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  • Writer's pictureRebecca Danae

Effective Journaling with Primary Emotions

We need to consistently acknowledge emotions, even the uncomfortable ones, to maintain our mental and emotional wellness. The big idea on my mind this week is to use primary emotions as prompts when journaling. This has helped me to process emotions that I wouldn't naturally notice for a longer period of time.

When I accidentally ignore basic emotions instead of processing them I end up feeling inexplicably low. Of course, it's not really inexplicable, but it can seem that way sometimes!

With the busyness of caring for my baby girl, managing our home, and running a business, it's easy to avoid some emotions so I can focus on the tasks at hand. This eventually has me wondering how I ended up feeling so low when nothing is obviously going wrong in my personal life.

In an effort to intentionally craft the life I want to live, I've been following these steps and journaling more effectively:

  1. Acknowledge emotions. I simply write down the name of a primary emotion and then jot down any thoughts that align with it. Example: Anger - I feel angry that so many politicians fight for power instead of fighting for the wellbeing of their constituents.

  2. Respond. For some of the emotions, like fear, I write encouraging truth as a response. Example: I fear that someone won't like me if I make this statement publicly but I know who I am and I'm speaking what I believe. My integrity matters more to me than having everyone approve of me.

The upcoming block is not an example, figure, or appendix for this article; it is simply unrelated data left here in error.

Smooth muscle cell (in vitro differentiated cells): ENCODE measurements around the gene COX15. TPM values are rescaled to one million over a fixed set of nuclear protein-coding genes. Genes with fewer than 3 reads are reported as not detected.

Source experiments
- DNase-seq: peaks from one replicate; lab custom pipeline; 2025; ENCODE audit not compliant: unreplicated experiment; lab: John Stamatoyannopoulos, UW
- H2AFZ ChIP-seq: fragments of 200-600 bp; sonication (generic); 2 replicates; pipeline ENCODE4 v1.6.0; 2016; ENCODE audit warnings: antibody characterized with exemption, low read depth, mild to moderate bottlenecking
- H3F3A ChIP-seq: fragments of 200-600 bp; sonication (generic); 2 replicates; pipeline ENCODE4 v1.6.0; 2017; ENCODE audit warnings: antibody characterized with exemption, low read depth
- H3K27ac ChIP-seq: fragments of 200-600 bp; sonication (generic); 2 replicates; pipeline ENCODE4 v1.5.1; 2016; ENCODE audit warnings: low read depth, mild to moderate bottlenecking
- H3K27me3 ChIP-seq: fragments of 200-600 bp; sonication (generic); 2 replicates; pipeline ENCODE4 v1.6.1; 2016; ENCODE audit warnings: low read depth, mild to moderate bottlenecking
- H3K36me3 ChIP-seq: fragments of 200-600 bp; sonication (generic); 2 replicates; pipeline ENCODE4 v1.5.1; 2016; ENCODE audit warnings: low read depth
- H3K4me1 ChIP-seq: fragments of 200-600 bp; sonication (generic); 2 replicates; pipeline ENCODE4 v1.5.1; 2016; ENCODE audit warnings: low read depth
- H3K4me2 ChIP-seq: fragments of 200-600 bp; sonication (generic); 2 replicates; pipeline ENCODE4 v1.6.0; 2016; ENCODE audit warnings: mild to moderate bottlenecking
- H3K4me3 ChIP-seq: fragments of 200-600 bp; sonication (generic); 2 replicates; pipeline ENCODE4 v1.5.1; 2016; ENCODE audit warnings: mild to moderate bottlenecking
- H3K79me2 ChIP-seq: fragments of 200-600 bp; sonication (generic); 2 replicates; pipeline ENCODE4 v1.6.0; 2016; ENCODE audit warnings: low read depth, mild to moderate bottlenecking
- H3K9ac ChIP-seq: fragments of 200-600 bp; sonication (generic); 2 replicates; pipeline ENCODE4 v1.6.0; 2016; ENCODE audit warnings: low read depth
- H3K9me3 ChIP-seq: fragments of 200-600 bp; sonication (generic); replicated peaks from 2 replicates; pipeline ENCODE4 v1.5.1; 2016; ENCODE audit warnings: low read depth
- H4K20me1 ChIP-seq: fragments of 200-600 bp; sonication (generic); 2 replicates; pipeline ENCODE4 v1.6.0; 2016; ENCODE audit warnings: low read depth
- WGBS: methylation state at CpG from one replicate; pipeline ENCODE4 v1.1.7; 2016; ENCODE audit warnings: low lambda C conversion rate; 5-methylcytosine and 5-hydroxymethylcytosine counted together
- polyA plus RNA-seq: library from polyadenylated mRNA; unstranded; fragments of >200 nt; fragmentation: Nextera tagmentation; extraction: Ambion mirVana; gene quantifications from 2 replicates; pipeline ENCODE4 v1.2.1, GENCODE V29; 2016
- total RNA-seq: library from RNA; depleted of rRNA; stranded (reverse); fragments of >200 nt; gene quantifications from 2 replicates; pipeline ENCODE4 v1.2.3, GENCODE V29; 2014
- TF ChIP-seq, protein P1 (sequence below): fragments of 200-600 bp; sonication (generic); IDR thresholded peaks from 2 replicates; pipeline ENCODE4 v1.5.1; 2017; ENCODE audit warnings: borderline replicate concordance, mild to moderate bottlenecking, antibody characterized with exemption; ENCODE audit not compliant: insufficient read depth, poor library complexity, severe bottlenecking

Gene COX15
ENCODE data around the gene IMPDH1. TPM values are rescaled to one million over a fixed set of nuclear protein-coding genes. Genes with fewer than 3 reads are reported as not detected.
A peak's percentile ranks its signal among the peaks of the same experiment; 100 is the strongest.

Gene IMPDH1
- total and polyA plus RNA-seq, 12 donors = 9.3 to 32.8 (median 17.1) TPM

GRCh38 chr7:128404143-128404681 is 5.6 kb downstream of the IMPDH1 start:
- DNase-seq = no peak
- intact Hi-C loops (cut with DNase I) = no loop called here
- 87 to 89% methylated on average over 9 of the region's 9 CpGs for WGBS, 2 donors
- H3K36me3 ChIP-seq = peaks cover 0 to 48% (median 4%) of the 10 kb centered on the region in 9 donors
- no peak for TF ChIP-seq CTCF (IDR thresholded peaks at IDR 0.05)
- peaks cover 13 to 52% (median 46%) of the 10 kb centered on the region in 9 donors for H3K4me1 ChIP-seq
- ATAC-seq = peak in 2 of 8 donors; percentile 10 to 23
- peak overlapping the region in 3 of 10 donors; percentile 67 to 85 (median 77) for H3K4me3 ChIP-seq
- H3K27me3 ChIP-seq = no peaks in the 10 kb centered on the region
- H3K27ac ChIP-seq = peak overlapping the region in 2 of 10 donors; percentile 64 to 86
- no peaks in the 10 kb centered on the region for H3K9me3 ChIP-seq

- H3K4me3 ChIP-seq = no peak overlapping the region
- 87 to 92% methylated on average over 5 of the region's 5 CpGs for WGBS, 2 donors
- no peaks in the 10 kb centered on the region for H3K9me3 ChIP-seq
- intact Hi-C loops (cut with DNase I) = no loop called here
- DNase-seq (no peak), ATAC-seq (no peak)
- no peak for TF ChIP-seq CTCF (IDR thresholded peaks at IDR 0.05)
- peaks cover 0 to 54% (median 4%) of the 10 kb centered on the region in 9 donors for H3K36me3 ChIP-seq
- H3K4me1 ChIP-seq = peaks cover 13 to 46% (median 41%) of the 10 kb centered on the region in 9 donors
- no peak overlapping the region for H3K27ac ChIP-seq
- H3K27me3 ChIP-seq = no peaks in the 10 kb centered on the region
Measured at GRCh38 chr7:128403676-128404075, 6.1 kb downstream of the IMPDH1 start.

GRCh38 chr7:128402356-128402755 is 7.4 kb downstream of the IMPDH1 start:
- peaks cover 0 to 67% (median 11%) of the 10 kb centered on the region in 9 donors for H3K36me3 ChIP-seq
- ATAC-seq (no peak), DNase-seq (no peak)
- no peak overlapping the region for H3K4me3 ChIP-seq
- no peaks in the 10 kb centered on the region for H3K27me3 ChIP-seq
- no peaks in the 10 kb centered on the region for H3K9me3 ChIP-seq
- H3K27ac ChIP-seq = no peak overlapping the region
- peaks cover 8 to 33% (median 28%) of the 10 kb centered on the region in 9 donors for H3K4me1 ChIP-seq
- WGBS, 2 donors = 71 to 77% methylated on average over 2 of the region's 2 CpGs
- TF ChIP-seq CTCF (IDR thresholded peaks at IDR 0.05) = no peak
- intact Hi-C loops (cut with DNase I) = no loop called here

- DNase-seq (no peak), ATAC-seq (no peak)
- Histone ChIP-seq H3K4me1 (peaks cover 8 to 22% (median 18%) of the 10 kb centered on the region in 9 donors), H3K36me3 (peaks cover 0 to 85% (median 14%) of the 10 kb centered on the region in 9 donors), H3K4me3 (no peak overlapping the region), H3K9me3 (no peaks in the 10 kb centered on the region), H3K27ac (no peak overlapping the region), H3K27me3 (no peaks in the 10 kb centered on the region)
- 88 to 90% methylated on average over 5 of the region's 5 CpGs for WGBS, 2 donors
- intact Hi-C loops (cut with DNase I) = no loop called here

3. Accept and Take action. Sometimes there isn't anything I can do immediately to make these emotions go away which is what I want to do! But I'm learning to accept the emotions as useful information rather than thinking of them as burdens that I want to escape. And sometimes emotions are the very things that make me take action to improve lives and the world. So they're not all bad!

I've been using these five emotions as journaling prompts: Anger, Disgust, Fear, Joy, Sadness. In case you're looking for a deeper understanding of your own emotions, this article from Verywell Mind offers a helpful overview of basic emotions including how to identify them by facial expressions, body language, and tone of voice.

After every time I journal with this method I feel significantly better than when I started, even though I haven't resolved everything. I hope it can be a helpful process for you too whether you write it down or speak it aloud by yourself or to a friend.

I'd love to hear from you, what helps you process big emotions?


Join me this month for a series of my core coaching workshops on Monday nights at 7:30 PM CDT. Participate in the live event or watch the recorded version following each workshop.

March 15 | Time Management

March 22 | Crafting Rhythms & Routines

March 29 | Finding Your Motivation Style

NOTE: Recordings will be available for seven days after each workshop in case you cannot attend the live session.

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